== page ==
Models of the Fantastic in Flann O’Brien’s The Third Policeman

Abdalhadi Nimer Abu Jweid, Ghada Sasa


This article demonstrates how specific forms of magical realism in Flann O’Brien’s The Third Policeman are integral parts of subversive poetics in early postmodernism. It examines the author’s implied polyphonic voice to explore magical realism’s mixture of reality and fantasy. It identifies allegory as authorial critical tool conveying his response to modernism’s sense of collective reality because postmodern subversive poetics is inherently experimentation with the depiction of reality. Postmodernism ascribes reality to unique meanings of fragmentation i.e., individuals perceive reality differently. The study applies Mikhail Bakhtin’s concepts of polyphony and carnivalesque to elaborate interpretations of constructing magical realism. It focuses on the plot as contexts of absolute epistemological uncertainty that metaphorically dramatises the subtle relation between culture and ideology. It highlights aspects seldom remarked on by postmodern scholars; the “indirect” or “allegorical” fiction that often constitutes the only available form of oppositional discourse providing one with highlighting socially familiarised patterns.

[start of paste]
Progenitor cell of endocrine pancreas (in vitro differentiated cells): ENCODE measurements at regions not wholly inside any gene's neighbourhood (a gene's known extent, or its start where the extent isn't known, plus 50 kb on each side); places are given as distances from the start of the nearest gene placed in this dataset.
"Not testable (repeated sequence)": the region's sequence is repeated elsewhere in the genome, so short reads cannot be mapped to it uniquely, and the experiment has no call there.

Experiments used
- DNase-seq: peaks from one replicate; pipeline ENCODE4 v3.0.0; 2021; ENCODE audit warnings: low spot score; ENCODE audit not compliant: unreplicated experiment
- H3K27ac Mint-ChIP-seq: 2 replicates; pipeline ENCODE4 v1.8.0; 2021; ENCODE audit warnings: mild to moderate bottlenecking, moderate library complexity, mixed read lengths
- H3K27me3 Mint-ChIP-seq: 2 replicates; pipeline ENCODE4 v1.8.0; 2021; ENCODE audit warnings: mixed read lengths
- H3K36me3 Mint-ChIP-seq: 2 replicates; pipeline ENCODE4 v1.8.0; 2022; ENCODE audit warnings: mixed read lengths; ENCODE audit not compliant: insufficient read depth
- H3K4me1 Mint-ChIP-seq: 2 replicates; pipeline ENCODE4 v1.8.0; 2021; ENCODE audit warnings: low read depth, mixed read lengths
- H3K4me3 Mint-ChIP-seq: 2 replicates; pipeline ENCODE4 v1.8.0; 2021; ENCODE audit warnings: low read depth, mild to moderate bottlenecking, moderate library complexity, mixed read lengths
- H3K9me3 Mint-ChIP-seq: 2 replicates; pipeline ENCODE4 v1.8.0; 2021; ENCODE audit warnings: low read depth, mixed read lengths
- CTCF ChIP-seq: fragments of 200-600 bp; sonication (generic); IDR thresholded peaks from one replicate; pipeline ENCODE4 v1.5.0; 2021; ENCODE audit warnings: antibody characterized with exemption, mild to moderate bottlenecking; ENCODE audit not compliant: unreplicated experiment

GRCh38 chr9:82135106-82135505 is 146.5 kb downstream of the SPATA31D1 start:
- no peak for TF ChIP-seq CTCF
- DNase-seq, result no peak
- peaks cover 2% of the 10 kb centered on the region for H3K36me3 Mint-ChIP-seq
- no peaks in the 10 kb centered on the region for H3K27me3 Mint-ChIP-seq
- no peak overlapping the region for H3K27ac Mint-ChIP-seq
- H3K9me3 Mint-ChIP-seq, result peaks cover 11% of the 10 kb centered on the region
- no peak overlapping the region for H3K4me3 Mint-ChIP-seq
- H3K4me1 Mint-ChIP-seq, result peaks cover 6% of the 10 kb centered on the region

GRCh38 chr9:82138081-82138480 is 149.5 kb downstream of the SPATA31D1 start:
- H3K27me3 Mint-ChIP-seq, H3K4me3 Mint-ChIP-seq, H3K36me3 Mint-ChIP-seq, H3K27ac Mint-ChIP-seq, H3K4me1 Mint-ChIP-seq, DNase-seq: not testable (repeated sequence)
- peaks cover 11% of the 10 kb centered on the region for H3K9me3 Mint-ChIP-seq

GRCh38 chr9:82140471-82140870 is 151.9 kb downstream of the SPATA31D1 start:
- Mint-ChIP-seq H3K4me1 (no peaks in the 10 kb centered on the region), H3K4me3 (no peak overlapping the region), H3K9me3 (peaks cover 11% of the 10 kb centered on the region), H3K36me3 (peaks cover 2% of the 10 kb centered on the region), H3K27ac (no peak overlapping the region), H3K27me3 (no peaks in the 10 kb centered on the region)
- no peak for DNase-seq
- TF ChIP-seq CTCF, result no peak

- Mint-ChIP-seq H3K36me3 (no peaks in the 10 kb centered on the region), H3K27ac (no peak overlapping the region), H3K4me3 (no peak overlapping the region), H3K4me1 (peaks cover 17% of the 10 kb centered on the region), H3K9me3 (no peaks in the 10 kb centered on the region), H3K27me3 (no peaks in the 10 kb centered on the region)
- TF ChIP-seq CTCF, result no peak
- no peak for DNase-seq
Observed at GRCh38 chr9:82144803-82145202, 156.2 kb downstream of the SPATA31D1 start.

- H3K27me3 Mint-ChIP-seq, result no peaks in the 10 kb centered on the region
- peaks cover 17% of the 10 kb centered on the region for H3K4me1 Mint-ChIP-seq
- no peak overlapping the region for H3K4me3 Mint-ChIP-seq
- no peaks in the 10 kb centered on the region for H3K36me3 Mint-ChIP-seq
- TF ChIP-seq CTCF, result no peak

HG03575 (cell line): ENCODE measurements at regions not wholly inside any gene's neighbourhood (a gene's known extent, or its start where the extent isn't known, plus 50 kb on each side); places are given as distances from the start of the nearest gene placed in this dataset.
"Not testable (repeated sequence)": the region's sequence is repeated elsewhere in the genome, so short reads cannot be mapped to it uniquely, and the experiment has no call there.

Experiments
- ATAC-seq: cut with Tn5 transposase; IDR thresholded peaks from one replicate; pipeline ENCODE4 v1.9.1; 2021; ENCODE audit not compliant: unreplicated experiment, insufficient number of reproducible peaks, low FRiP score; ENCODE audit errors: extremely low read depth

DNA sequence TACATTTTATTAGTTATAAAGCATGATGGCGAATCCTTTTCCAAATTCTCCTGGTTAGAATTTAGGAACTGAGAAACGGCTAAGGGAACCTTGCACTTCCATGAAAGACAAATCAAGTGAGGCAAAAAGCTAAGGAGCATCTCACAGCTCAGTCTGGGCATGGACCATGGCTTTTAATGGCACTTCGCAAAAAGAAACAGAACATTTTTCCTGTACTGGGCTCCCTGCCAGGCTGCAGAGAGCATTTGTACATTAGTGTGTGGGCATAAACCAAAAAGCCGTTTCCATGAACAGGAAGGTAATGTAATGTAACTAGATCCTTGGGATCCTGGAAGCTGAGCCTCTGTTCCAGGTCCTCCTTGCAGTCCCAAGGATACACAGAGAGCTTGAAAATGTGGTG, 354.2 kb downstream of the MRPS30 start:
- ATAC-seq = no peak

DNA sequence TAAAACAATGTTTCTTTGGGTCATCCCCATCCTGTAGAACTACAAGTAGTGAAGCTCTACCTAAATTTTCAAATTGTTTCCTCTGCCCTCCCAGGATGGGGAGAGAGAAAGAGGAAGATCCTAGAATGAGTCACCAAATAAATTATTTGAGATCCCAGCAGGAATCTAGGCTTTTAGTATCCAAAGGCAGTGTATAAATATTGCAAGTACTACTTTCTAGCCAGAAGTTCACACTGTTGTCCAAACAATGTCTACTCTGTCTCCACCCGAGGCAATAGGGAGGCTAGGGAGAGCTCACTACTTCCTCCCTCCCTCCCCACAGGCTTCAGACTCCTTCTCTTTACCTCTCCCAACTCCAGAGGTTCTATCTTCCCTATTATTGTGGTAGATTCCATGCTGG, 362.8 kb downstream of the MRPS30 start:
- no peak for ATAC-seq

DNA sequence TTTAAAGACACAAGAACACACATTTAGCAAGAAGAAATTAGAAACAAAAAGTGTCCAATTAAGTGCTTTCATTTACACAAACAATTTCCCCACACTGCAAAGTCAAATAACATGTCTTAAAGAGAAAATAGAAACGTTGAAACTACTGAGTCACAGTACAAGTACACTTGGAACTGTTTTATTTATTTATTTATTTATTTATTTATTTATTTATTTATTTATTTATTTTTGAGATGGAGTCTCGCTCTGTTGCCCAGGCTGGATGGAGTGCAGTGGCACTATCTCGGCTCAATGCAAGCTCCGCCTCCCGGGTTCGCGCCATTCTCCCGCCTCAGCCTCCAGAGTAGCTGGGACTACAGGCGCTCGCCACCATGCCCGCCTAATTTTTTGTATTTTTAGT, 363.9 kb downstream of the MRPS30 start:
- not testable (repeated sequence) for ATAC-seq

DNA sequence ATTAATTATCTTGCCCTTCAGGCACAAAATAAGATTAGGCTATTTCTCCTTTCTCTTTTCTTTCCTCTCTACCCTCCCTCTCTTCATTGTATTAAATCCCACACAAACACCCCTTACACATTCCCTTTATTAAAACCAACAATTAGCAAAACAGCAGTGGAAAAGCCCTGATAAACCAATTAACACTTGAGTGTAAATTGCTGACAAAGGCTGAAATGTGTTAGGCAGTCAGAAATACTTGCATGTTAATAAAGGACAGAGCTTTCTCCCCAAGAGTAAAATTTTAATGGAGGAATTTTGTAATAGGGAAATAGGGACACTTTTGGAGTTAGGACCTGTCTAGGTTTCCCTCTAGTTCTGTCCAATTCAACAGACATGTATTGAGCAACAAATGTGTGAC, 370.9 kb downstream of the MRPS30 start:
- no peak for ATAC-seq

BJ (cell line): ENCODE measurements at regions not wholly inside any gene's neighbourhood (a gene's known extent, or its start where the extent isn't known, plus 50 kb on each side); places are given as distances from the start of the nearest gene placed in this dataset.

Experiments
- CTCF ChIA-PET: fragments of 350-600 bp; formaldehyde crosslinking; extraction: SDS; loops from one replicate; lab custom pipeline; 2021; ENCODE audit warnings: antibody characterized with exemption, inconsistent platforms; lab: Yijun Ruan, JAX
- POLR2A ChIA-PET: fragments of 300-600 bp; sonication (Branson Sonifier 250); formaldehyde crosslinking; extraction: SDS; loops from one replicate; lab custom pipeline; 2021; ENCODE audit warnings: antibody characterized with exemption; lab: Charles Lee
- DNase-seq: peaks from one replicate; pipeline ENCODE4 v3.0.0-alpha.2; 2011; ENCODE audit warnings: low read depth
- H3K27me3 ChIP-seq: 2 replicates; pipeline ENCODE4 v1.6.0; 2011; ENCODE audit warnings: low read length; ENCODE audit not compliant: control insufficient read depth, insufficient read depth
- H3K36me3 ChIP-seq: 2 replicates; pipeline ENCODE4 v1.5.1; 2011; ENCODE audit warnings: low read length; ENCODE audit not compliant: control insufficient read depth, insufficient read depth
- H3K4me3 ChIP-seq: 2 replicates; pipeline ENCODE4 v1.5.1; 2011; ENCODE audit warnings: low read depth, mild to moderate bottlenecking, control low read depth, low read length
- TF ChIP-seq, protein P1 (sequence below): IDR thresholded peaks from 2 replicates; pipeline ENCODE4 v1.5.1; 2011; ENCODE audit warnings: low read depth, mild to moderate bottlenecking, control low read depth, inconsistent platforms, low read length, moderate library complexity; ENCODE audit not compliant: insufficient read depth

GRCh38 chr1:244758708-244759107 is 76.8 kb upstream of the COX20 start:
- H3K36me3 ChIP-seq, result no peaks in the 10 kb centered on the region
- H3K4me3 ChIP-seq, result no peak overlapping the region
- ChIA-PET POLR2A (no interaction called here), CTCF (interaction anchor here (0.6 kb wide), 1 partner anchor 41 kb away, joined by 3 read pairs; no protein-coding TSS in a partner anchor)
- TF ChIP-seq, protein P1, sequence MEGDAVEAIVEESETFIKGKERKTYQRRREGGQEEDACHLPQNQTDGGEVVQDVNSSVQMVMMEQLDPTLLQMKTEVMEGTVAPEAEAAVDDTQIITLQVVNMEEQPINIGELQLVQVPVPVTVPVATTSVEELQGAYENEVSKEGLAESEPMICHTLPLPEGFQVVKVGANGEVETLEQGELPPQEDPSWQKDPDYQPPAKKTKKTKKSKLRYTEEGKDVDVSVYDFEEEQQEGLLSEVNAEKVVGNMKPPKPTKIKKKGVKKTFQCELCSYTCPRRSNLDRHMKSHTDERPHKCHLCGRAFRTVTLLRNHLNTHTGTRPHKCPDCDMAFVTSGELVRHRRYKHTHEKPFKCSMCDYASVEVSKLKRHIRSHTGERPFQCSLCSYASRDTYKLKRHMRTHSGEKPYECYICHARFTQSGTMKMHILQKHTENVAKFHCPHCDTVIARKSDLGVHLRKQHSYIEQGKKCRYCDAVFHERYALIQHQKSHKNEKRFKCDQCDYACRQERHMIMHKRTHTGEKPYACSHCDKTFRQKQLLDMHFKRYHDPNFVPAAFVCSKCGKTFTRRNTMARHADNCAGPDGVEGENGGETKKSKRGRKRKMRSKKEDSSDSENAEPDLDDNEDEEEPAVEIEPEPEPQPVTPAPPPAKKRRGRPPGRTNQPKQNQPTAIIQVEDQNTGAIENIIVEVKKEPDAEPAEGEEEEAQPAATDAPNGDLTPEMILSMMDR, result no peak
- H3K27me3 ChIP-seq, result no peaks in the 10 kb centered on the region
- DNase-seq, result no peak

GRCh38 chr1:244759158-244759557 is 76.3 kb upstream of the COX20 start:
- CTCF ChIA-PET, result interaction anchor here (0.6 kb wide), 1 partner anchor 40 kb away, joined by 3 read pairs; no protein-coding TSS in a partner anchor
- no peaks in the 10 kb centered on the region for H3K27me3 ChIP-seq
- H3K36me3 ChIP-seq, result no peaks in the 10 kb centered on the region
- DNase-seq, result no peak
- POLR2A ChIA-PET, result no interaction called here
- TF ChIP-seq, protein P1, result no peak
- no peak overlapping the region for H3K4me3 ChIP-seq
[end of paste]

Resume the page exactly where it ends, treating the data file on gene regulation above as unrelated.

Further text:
Allegory, Carnivalesque, Magical Realism, Polyphony, Postmodernism

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